Nearly a third of people in the East Riding unable to save in near future due to the pandemic

Nearly a third of adults in the East Riding do not expect to save money over the next year as a result of the coronavirus pandemic.

Monday, 7th June 2021, 3:05 pm
30% of those aged 16 and over do not expect to save money next year. Photo: PA Images
30% of those aged 16 and over do not expect to save money next year. Photo: PA Images

That’s according to an Office for National Statistics (ONS) survey, which asked people if they think they will be able to put aside cash in the next 12 months, considering the general economic outlook.

In the East Riding, 30% of those aged 16 and over said they will not be able to do so – close to the average of 31% across England and Wales.

The largest proportion of people in the East Riding (47%) thought they would be able to save over the next year – broadly in line with the England and Wales average of 49% – while a further 21% said they didn’t know. The results of the poll, carried out between January 7 and March 28, were based on responses from 400 people in the area.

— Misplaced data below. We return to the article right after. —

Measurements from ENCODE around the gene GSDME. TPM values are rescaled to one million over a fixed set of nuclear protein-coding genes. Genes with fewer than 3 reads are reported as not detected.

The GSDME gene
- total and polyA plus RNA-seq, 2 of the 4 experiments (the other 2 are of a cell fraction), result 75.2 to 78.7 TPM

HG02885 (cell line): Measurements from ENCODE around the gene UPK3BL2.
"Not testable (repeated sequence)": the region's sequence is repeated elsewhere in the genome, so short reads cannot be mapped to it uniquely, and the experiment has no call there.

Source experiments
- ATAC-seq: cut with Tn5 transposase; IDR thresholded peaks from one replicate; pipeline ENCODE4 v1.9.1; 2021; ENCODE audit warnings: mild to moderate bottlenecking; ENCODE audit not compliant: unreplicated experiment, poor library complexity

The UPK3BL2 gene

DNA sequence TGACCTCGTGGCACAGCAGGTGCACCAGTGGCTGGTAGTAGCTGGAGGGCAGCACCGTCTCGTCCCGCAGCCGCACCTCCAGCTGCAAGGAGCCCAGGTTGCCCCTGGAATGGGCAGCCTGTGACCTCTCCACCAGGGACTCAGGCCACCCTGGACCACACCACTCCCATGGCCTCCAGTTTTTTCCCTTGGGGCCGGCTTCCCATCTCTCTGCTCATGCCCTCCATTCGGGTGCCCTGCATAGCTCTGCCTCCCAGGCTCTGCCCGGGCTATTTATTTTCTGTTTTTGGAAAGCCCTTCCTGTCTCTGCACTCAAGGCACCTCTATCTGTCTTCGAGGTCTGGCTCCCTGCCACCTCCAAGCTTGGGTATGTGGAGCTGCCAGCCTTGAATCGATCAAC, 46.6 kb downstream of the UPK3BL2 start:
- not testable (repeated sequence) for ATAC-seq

The ONS carried out the research to understand more about the impact of the coronavirus pandemic on people’s happiness. It found that adults who do not expect to be able to save over the next year are much more likely to report being less happy than those who do.

“It is concerning that so many of us are unable to save any money in the near future,” said Sara Willcocks, head of external affairs at anti-poverty charity Turn2us.

Jane Tully, director of external affairs at the charity Money Advice Trust, said the vast majority of people who contact its National Debtline for support have no savings to fall back on.

A Government spokesman said: “Work remains the best route towards prosperity and that’s why we’re focusing on supporting people back into employment through our comprehensive Plan for Jobs, following our action to raise the living wage and help people keep more of what they earn.

“The Government has always been clear the Universal Credit uplift was a temporary measure to help those most impacted by the pandemic.”